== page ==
The Motor Show Years: 1998
In the first of a new series looking back at the great British Motor Shows of the past, we turn the clock back to 1998 and what many consider to be one of the most important British Motor Shows of the 1990’s
October 1998, and a wave of excitement and expectation fell across the halls of Birmingham’s National Exhibition Centre. It was a day of huge news for the British motor industry.
In the green corner was Jaguar, ready to whip the hanky off its all-new S-TYPE – the first car entirely designed and developed under Ford ownership. In the red corner was Rover, the new 75 the first car entirely designed and developed under BMW’s stewardship. The gloves were off.
Of the two, the 75 was arguably the better car. Prettier, more harmonious and with a much nicer cabin, it was teed up to be a return to Rover’s glory days. The S-TYPE had similarly retro styling, was longer, less agile and had a cabin tempered to American tastes, but it was still an exciting new launch and a great car in its own right.
And while Jaguar’s launch event was a light and laser show brimming with bombast and confidence, Rover’s approach – to this day – seems baffling. As he announced the all-new car to the world, BMW boss Bernd Pischetsrieder also announced that Rover was in trouble. Big trouble, which would require huge cutbacks or external investment. It was the precursor to the company’s demise, though not before the infamous Phoenix Four took the helm and formed MG Rover Group.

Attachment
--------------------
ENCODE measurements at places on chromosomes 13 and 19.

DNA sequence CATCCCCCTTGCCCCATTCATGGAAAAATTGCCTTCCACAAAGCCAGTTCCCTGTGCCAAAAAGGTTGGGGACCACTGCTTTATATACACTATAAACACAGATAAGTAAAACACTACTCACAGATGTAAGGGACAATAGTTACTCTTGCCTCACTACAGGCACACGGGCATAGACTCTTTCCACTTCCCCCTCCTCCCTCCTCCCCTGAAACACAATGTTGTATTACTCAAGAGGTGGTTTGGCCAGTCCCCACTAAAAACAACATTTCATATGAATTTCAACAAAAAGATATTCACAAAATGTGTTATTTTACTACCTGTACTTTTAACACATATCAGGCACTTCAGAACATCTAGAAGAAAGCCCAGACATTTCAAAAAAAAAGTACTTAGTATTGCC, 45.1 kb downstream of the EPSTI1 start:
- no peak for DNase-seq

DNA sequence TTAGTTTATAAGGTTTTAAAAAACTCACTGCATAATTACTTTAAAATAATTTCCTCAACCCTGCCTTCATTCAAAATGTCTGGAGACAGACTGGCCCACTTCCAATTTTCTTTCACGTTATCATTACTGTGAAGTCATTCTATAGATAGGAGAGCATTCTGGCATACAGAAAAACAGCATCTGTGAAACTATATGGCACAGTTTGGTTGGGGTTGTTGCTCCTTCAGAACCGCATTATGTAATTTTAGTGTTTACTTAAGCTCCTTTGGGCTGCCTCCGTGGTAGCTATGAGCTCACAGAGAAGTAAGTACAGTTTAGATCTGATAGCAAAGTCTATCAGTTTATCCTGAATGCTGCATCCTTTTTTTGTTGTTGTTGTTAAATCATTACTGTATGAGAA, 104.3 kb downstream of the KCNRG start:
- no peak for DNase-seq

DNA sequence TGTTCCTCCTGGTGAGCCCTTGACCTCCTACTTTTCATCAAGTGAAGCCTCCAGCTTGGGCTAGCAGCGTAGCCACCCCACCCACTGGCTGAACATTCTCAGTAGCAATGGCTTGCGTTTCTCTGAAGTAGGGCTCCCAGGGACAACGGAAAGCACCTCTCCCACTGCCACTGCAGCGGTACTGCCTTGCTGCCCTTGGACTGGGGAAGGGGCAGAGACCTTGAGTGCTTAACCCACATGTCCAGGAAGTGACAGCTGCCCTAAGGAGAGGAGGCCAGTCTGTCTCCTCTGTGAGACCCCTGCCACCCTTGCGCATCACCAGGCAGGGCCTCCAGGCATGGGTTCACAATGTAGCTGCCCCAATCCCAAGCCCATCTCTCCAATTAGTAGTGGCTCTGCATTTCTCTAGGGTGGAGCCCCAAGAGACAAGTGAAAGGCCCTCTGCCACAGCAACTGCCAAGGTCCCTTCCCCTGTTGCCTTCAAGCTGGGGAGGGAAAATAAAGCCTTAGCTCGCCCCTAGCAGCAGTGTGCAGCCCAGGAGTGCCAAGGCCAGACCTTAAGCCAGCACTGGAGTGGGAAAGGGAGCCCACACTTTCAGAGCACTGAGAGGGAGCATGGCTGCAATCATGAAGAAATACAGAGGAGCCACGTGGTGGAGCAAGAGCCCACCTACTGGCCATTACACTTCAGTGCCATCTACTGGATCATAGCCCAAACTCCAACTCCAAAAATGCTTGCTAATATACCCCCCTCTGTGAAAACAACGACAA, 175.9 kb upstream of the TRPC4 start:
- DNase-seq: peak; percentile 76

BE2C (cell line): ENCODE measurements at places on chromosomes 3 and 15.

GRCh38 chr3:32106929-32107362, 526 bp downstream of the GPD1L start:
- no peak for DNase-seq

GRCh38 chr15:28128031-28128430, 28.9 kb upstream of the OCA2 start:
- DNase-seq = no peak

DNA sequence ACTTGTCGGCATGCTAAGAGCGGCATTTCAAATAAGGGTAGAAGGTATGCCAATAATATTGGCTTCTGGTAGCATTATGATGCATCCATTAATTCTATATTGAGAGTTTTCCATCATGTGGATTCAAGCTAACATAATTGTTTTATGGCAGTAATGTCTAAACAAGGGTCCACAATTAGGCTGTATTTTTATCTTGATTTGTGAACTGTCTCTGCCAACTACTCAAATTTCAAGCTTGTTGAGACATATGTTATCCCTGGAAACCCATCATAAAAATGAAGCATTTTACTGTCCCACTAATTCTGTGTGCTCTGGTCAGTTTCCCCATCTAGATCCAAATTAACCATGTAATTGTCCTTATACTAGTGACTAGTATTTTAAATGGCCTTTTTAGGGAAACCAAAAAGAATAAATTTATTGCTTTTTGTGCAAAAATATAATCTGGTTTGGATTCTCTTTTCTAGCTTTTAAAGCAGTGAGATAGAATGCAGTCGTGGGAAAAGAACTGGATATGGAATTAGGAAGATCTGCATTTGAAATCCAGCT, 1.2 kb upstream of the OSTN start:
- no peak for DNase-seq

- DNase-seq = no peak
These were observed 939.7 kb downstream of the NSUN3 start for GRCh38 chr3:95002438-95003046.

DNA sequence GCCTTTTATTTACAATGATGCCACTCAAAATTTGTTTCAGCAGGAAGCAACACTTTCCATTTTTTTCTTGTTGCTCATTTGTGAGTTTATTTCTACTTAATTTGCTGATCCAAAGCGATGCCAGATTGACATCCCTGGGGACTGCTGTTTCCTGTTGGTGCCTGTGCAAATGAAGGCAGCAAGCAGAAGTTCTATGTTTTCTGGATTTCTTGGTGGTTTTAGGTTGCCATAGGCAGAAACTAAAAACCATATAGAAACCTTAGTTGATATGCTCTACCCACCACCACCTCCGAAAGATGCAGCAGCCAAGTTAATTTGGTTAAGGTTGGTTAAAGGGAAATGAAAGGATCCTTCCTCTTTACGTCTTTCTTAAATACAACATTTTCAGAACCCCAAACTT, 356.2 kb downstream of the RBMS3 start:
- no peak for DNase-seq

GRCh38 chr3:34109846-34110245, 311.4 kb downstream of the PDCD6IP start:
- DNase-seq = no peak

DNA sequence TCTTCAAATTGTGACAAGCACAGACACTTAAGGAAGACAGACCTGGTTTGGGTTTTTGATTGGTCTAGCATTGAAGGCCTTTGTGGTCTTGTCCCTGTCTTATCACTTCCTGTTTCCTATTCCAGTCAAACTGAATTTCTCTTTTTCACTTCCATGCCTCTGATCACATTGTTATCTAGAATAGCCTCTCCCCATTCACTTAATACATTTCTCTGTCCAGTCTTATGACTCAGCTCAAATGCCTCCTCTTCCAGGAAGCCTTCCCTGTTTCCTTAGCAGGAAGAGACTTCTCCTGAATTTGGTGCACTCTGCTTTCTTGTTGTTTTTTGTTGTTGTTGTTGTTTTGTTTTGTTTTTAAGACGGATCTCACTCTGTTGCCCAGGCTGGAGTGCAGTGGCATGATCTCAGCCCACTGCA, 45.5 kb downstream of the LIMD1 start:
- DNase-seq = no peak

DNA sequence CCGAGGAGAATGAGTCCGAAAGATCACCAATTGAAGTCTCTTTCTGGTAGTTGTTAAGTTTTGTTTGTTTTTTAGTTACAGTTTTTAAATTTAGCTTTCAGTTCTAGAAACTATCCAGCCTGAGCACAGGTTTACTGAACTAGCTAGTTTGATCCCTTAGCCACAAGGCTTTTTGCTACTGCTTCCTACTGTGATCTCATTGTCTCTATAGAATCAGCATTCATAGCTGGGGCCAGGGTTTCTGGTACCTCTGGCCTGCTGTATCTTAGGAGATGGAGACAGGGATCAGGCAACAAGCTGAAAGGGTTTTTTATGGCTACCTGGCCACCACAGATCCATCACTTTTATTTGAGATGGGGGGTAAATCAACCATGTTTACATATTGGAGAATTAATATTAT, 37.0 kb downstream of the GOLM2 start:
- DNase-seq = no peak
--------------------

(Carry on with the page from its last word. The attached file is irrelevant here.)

It’s a story for a different day, but it didn’t do the 75’s press launch many favours, with the automotive media talking about Rover Group’s finances a lot more than the handsome and brilliant new car that had just been revealed. In corporate PR terms it was a car crash, and one from which Rover never really recovered.
The news pages, then, were filled with Jaguar’s confidence and Rover’s woes and tribulations. The S-TYPE went on to precipitate a whole new range of models and niches from Jaguar that it continues to expand into today. The Rover story didn’t have quite such a happy ending.
But these weren’t the only big launches at the NEC that year. Across the halls, Rover Group had another new car on its hands in the form of the Land Rover Discovery 2. By this stage, negotiations were already underway to sell Land Rover. The Discovery 2, albeit primarily a facelifted Discovery one on a 28-year old Range Rover chassis, was perfect for the market. It went on to be a huge success, the main benefactor of which would ultimately be Ford, who already owned Jaguar at the time and would add the iconic off-road brand to its portfolio.
And there were huge new UK launches for two industry leaders, too. It would be the first time that British buyers could sit in and experience the soon-to-be all-conquering Ford Focus, while arch-rival Vauxhall had a new Astra to shout about that, unlike the Ford, was proudly assembled in the UK. As motor shows go it had the lot. Fresh metal, huge industry stories and big crowds. And that’s exactly where the show is headed once again as The British Motor Show continues to revive and reinvent the concept of a UK auto show.